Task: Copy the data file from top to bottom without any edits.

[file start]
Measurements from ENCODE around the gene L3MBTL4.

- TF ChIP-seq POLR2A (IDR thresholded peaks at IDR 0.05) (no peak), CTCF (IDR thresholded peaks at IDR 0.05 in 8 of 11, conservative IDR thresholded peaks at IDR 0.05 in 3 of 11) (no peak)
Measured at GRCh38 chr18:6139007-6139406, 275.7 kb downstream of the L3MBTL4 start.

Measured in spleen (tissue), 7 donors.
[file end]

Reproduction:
Measurements from ENCODE around the gene L3MBTL4.

- TF ChIP-seq POLR2A (IDR thresholded peaks at IDR 0.05) (no peak), CTCF (IDR thresholded peaks at IDR 0.05 in 8 of 11, conservative IDR thresholded peaks at IDR 0.05 in 3 of 11) (no peak)
Measured at GRCh38 chr18:6139007-6139406, 275.7 kb downstream of the L3MBTL4 start.

Measured in spleen (tissue), 7 donors.